IMA, PERU — MORE THAN three environmental activists were murdered around the world each week last year, according to a new human rights report.
Most of them were indigenous or rural campaigners trying to protect their communities’ land from mining, hydrocarbon development, damming and agribusiness in the developing world, according to the report by British nonprofit Global Witness.
In total, 164 homicides were recorded, of which more than half took place in Latin America. Nevertheless, the group warned that the true figure was likely “much higher, because cases are often not documented and rarely investigated. Reliable evidence is hard to find or verify.”
Guatemala recorded the sharpest rise, with its 16 deaths in 2018, roughly five times more than in the previous year. The group attributed that to a boom in investment in the Central American country in agricultural plantations, mining and energy projects.
Globally, the deadliest sector was mining, accounting for 43 fatalities. Meanwhile, there was a dramatic escalation in the number of deaths related to water resources, which rose from four in 2017 to 17 last year — possibly a reflection of the impact of climate change.
Global Witness linked 40 of the killings to state security forces. A similar number was directly attributed to private actors including, hit men, criminal gangs and landowners.
In addition to killings, violent attacks and death threats, the group also warned of the growing trend toward criminalizing peaceful protesters seeking to defend community lands and wildernesses from industrial exploitation.
Global Witness said governments and deep-pocketed companies are misusing laws, including anti-terrorism laws, as “instruments of oppression against those who threaten their power and interests.” In a statement, the group noted: “This makes [violent] attacks on [environmental] defenders seem legitimate, increasing the likelihood.”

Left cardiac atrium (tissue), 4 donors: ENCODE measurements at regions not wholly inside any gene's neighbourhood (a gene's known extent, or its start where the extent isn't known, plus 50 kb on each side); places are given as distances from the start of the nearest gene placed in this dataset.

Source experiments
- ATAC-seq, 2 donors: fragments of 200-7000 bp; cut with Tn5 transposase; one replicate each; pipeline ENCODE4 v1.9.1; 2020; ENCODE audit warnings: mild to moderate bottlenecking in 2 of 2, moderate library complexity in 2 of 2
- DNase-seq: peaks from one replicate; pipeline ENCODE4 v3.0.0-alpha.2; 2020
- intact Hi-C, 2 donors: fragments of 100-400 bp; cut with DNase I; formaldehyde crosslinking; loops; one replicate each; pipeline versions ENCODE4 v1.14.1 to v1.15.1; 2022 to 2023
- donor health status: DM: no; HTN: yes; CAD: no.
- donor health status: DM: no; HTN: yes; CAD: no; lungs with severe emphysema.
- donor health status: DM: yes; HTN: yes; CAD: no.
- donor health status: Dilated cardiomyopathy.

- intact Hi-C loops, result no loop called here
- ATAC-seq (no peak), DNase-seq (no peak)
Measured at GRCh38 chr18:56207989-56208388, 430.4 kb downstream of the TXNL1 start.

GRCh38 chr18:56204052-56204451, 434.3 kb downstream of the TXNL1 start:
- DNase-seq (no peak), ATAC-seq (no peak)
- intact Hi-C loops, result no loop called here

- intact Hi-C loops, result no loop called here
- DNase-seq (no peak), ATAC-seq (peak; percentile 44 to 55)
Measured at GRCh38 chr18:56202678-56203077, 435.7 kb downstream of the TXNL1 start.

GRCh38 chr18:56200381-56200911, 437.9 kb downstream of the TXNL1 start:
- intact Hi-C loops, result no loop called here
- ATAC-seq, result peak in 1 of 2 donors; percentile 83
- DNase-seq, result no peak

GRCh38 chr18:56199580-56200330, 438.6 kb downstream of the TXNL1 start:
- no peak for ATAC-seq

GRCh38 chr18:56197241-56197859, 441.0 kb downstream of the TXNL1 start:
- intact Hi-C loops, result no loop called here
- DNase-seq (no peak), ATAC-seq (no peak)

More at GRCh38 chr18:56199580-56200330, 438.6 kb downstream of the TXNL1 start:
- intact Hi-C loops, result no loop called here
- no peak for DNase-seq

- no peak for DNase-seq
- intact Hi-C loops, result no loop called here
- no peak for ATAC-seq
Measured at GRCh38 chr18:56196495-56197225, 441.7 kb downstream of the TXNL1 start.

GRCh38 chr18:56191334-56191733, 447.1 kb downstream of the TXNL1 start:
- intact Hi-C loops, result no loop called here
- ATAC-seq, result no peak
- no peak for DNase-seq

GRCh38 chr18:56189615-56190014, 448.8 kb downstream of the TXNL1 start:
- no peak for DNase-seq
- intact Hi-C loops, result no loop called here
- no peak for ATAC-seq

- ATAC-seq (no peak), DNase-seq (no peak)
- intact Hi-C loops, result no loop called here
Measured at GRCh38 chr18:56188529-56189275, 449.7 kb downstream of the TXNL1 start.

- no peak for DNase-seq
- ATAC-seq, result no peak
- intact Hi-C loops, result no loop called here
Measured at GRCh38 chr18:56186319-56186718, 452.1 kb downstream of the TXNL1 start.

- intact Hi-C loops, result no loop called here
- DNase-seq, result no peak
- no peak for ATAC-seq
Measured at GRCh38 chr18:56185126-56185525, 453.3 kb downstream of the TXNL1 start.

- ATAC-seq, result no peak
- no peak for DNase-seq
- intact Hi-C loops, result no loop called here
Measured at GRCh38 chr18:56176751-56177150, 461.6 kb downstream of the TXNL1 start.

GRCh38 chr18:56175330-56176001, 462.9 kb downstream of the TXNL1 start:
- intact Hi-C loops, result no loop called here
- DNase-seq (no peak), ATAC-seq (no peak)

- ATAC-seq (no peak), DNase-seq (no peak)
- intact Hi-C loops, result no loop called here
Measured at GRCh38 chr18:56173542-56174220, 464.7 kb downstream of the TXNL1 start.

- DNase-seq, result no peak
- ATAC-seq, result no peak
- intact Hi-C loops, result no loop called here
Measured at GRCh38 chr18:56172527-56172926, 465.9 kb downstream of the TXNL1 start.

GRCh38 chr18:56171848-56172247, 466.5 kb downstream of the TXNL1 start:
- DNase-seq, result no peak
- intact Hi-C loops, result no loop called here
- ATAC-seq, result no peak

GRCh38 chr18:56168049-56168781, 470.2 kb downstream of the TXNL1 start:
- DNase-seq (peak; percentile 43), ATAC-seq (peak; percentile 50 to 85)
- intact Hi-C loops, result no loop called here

The statistics from 2018 were actually an improvement on the 2017 number, the organization said, when the death toll hit 201.
Nevertheless, Global Witness predicts that the number will spike again. One of the reasons, the group said, is due to the policies of Brazil President Jair Bolsonaro. The country’s new far-right leader is determined to open up more of the Amazon, including indigenous reserves, to cattle ranching, agriculture, mining and hydroelectric dams, potentially sparking a wave of new conflicts in the world’s largest tropical rainforest.
The group also predicted more strife in the United States thanks to President Donald Trump’s policy of “energy dominance,” which could also see native lands opened up to drilling for oil and gas even as some U.S. states are introducing new laws to crack down on protests.
“Vicious attacks against land and environmental defenders are still happening, despite growing momentum behind environmental movements the world over,” said Alice Harrison, a Global Witness senior campaigner.
“As we hurtle towards climate breakdown, it has never been more important to stand with those who are trying to defend their land and our planet against the reckless destruction being meted out by the rich and powerful.”